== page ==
The Grapevine

Crush-Proof OxyContin Pills Have Done Little To Curb America's Problem With Drug Abuse

OxyContin
Abuse-deterrent OxyContin has not solved prescription drug abuse. Almond Butterscotch, CC by 2.0

Law enforcement’s approach to curtailing drug abuse has been heavily focused on taking away the supply while the demand part of the equation works itself out. Many “experts,” however, fail to understand that active drug addicts will do almost anything to get their “high.” A recent study conducted at Washington University School of Medicine in St. Louis has revealed that drug users in the United States have not let crush-proof OxyContin get in the way of abusing their drug-of-choice.

“We found that the abuse-deterrent formulation was useful as a first line of defense,” Dr. Theodore J. Cicero, a professor of neuropharmacology in psychiatry, said in a statement. “OxyContin abuse in people seeking treatment declined, but that decline slowed after a while. And during that same time period, heroin use increased dramatically.”

Cicero and his colleagues surveyed nearly 11,000 drug users from 150 drug-treatment facilities across the U.S. OxyContin was originally designed to release small amounts of the pain-killing drug oxycodone over time. Drug abusers soon realized that they could get a more intense “high” just by crushing up the pills and snorting or dissolving the powder in liquid and then injecting themselves. Drug manufacturers sought to end this practice by designing a new OxyContin pill that cannot be crushed or dissolved.

Crush-proof OxyContin was introduced to the market in 2010. At that time, 45 percent of the study’s participants said they had used OxyContin in the past 30 days. Although crush-proof OxyContin did successfully deter drug abuse among some users, the effect has not been widespread. In fact, approximately 25 percent of abusers and addicts entering a drug rehabilitation facility said they found a way around the prescription drug’s abuse-deterrent formulation.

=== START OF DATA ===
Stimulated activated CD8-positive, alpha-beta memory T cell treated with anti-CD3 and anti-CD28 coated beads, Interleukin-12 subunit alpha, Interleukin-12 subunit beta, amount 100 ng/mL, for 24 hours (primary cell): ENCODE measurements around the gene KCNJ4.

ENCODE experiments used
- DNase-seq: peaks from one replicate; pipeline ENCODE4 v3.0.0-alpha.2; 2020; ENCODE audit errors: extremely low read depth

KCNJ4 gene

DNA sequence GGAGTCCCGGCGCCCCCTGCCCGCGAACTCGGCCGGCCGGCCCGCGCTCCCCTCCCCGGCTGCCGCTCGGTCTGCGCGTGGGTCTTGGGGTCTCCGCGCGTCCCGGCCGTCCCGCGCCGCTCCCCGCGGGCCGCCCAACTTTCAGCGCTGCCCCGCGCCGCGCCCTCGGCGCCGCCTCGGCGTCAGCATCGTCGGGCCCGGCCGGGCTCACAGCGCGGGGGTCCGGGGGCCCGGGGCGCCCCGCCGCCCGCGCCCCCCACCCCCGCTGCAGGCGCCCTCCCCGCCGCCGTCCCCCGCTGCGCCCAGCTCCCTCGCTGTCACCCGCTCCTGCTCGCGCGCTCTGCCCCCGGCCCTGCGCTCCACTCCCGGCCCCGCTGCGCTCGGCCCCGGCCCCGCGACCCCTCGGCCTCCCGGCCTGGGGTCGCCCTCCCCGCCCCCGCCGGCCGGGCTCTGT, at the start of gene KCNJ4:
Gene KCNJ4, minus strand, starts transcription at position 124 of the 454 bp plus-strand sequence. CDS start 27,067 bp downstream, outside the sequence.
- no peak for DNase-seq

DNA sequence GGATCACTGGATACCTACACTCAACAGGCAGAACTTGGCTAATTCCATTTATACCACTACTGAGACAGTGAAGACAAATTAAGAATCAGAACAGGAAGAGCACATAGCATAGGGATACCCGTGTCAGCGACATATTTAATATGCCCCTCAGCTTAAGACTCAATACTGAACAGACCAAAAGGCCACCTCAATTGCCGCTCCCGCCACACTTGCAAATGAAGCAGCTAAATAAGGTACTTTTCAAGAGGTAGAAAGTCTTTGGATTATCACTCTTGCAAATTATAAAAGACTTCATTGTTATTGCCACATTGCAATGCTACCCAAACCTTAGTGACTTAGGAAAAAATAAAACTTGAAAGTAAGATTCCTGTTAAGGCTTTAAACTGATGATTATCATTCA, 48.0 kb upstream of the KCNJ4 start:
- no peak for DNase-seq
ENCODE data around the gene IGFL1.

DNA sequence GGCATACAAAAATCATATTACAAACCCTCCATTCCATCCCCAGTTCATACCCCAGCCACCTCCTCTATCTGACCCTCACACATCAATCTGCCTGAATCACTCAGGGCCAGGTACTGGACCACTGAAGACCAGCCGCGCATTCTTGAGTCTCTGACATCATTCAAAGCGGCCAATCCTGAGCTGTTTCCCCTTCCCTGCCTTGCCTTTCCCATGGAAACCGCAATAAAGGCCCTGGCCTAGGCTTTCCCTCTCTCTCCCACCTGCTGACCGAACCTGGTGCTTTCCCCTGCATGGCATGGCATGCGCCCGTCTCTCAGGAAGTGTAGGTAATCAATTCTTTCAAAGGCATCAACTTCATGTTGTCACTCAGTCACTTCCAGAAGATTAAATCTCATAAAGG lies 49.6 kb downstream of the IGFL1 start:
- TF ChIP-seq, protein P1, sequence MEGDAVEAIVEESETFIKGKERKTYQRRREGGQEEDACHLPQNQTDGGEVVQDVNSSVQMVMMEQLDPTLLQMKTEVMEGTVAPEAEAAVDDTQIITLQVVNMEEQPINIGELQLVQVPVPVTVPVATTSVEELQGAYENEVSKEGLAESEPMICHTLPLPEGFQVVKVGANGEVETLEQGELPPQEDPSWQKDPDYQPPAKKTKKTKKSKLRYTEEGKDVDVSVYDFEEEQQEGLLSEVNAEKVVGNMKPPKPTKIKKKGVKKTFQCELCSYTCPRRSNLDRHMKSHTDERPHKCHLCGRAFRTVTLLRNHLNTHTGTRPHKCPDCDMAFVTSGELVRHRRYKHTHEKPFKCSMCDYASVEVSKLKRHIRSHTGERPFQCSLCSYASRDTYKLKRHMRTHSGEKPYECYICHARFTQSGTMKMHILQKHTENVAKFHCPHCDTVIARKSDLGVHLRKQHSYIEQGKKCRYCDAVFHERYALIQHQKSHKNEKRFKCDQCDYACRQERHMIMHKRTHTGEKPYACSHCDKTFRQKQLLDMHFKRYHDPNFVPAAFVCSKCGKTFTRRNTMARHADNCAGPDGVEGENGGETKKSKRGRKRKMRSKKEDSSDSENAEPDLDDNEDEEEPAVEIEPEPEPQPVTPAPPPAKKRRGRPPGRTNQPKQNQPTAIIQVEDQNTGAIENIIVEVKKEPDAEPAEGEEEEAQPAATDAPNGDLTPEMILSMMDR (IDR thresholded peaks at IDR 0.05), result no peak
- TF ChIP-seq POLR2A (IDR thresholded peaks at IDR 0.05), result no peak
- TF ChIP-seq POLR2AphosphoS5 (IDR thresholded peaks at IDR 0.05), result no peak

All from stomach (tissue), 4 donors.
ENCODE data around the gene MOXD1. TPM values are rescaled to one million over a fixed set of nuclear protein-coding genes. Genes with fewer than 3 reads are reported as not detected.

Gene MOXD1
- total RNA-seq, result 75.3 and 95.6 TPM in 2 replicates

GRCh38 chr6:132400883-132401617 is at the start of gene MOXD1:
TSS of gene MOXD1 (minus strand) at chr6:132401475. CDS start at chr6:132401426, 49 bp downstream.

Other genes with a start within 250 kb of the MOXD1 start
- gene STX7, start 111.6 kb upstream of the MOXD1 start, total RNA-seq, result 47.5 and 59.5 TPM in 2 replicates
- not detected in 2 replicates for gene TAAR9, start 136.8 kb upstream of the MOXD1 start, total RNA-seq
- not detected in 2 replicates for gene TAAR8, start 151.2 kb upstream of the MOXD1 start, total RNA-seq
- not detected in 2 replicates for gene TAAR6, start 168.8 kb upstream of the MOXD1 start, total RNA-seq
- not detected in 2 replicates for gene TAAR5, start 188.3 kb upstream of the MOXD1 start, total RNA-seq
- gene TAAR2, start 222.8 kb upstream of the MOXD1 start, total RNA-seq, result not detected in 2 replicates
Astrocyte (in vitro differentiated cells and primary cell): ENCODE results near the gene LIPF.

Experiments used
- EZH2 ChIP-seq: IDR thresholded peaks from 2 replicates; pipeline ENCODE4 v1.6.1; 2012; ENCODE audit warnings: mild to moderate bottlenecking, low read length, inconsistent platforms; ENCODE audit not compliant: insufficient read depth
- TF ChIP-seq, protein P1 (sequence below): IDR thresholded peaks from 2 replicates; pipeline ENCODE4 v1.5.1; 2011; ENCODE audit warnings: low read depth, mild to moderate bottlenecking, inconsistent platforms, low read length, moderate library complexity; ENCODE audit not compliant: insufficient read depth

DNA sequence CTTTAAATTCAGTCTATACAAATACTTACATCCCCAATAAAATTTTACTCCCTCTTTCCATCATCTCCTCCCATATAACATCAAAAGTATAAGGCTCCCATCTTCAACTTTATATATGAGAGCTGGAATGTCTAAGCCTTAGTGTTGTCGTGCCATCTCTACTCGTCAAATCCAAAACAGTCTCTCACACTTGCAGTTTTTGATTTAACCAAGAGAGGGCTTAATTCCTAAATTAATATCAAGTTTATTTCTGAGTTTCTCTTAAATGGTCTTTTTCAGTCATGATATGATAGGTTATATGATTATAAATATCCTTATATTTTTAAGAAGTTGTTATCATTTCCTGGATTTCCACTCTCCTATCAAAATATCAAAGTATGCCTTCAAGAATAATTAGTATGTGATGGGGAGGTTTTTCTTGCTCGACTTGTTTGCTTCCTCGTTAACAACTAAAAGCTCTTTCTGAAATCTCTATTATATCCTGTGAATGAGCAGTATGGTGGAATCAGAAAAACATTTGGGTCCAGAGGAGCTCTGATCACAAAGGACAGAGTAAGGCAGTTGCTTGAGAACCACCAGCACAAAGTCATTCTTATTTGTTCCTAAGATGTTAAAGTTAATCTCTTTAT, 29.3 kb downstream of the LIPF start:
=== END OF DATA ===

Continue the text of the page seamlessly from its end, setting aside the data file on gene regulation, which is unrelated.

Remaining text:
“Some people found ways to get around the abuse-deterrent formulation so that they could snort or inject it, and others simply swallowed the pills, but many people switched to heroin, and that’s a major concern,” Cicero explained. “The newer formulations are less attractive to abusers, but the reality is — and our data demonstrate this quite clearly — it’s naïve to think that by making an abuse-deterrent pill we can eliminate drug abuse. There are people who will continue to use, no matter what the drug makers do, and until we focus more on why people use these drugs, we won’t be able to solve this problem.”

Among drug users who stopped using OxyContin but ended up switching to another drug, 70 percent started using heroin. The heroin trade in the U.S. has moved past the dark alleys of city streets and the abandoned buildings in impoverished neighborhoods. Today, heroin can be purchased easily in both suburban and rural areas of the country. Around 50 percent of drug abusers surveyed in 2014 admitted to using heroin in the 30 days prior to entering treatment. The majority of users who switch from prescription drugs to heroin do so for economic reasons.

“A few years ago when we did interviews with people in treatment, many would tell us that although they were addicts, at least they weren’t using heroin, but now, many tell us that a prescription opioid might run $20 to $30 per tablet, while heroin might only cost about $10,” Cicero added. “Some people have come to see it as a cost-effective method of getting high. If they can tolerate the intravenous injection and overcome their reluctance to give themselves a shot, many of the people in our study said it was a fairly simple decision and that heroin now represents a cheaper, more attractive alternative.”

Source: Ellis M, Cicero T. Abuse-Deterrent Formulations and the Prescription Opioid Abuse Epidemic in the United States Lessons Learned From OxyContin. JAMA Psychiatry. 2014. 

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